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Who Knew We'd Be Fish?

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Dakota Sandras

The word “intern” often equates to “plankton of the business-world sea.” When I came into El Pomar, I knew the “big fish” were doing incredible things so I was excited to have even the smallest, plankton-sized role. What I didn’t know was that I’d get to be a fish, too. In the words of El Pomar CEO and Chairman Bill Hybl, “the El Pomar internship isn’t a summer job; it’s an experience.”

I underestimated El Pomar because I had realistic expectations.

In a realistic internship, I would gain experience in my field of interest. At El Pomar, I learned more about communications and media than in a semester-long class and about aspects of investing, grantmaking, business, finance, and the nonprofit sector that I most likely would never  have studied otherwise.

In a realistic internship, the senior staff members would be intimidating people that I rarely interact with. Here, the CEO and the president take time just to get to know us, the senior vice presidents are happy to meet with us and eager to help in any way they can, and the Fellows are constant mentors.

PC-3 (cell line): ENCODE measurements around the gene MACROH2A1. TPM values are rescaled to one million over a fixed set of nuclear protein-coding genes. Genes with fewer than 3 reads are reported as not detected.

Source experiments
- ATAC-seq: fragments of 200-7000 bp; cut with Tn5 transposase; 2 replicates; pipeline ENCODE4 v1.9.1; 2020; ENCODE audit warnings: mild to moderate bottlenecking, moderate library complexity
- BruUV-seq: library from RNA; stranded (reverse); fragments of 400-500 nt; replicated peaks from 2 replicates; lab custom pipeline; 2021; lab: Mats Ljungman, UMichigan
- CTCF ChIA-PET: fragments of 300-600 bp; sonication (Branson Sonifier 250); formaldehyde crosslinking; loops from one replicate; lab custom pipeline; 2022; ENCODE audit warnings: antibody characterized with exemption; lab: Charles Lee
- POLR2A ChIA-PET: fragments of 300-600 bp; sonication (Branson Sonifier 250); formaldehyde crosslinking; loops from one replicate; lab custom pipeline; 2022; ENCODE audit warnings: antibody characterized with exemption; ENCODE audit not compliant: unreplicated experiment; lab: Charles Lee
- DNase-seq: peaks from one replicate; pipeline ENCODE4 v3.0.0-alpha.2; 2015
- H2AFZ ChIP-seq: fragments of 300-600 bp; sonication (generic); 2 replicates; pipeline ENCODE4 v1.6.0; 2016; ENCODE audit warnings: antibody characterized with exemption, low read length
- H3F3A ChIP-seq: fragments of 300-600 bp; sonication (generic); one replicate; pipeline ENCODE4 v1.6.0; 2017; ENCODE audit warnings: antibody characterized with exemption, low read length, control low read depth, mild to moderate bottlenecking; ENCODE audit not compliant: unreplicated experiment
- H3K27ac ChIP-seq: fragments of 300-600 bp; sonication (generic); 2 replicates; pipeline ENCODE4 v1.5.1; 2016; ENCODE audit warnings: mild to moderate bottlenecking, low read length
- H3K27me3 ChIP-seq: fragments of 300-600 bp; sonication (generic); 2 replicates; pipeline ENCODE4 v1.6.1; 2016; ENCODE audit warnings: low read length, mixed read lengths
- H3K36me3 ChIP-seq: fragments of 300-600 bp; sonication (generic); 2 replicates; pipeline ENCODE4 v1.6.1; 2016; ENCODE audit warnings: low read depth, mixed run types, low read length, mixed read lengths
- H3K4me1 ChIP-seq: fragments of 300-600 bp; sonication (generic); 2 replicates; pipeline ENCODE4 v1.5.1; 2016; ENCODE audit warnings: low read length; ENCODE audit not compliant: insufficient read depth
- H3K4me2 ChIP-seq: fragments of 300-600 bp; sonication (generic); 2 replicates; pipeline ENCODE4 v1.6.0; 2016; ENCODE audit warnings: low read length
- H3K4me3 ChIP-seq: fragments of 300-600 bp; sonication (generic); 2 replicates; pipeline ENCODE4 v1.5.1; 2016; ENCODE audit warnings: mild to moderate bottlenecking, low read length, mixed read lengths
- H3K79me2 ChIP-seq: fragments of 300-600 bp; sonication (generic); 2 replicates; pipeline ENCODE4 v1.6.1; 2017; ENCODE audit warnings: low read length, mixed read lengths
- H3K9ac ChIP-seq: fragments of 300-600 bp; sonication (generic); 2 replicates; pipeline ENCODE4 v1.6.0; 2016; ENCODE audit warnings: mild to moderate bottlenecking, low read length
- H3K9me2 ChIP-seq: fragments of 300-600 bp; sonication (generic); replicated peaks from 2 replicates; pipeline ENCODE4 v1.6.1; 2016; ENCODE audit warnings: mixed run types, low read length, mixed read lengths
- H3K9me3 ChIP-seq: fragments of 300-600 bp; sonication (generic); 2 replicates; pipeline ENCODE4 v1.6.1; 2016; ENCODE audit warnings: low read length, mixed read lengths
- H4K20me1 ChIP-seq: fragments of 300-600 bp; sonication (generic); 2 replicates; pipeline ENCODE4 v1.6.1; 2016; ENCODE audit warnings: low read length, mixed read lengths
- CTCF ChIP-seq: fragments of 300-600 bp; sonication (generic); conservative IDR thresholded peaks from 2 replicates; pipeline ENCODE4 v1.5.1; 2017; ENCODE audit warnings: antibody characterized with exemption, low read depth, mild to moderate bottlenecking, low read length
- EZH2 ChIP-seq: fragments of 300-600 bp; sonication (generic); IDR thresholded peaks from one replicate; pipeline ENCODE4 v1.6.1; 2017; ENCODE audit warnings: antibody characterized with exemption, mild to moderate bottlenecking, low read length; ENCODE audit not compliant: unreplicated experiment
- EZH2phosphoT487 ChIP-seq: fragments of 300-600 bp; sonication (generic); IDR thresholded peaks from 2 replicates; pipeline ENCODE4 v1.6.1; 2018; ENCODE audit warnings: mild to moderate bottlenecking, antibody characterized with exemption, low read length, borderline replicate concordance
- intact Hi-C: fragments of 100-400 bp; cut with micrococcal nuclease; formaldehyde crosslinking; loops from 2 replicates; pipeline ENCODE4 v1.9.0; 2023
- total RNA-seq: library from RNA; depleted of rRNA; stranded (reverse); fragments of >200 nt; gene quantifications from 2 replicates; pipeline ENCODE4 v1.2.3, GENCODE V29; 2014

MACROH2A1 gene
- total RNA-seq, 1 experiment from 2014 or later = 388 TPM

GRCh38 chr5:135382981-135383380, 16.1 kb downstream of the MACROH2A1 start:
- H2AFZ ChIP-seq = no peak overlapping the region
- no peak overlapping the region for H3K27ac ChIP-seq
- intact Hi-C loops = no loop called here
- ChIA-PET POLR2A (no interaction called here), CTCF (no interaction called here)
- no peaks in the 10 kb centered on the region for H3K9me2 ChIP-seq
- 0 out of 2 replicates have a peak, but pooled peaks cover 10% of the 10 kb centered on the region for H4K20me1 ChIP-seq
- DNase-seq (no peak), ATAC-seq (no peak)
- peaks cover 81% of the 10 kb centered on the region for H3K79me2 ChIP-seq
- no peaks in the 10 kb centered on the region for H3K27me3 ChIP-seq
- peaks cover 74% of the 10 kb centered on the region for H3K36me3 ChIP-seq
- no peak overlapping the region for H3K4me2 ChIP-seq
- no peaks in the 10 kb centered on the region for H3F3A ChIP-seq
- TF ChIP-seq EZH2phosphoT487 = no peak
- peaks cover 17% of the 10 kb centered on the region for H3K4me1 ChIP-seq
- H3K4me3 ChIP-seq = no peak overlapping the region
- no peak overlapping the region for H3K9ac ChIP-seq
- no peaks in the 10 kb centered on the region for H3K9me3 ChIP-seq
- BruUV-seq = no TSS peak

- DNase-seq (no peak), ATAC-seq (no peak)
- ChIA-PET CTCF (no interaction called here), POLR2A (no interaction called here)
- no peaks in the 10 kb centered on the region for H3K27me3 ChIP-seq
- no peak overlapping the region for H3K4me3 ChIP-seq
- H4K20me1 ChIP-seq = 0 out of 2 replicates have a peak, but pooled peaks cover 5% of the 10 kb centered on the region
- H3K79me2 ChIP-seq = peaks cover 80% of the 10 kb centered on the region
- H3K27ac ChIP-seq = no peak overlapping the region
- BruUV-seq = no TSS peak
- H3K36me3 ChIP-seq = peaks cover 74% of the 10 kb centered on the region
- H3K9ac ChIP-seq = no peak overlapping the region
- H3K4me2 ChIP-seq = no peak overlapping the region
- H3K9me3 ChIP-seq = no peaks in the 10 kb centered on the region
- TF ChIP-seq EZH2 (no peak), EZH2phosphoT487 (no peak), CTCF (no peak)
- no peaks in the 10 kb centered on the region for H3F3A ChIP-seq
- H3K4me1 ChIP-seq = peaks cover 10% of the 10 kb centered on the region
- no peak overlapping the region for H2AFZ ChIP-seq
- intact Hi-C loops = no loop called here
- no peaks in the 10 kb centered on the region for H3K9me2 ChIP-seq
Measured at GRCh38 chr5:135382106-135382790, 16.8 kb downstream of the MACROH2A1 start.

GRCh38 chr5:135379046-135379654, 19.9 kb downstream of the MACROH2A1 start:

In a realistic internship, I would be spending eight hours each day developing a love-hate relationship with Excel and the office copy machine while doing the work no one else wants to do. At El Pomar, I was entrusted with the same duties and the same tasks the Fellows above me were doing – blog posts, video editing, graphic design, and more – making me feel valued and as though I was making a worthwhile contribution.

In a realistic internship, I would be thankful for the experience but ready to get back to school. Here, I am thankful for the experience and am heading back to my university with a craving for more growth and a new standard for what the business world should look like, wishing the summer would last just a bit longer.

Below is a link to a video with interns saying a little something about what they learned this summer. We all had a hard time limiting ourselves to 30 seconds since we had such exceptional positive experiences. But with all of us combined, I think we did a pretty good job of showing you that we weren’t just plankton at El Pomar this summer and we would gladly swim here again.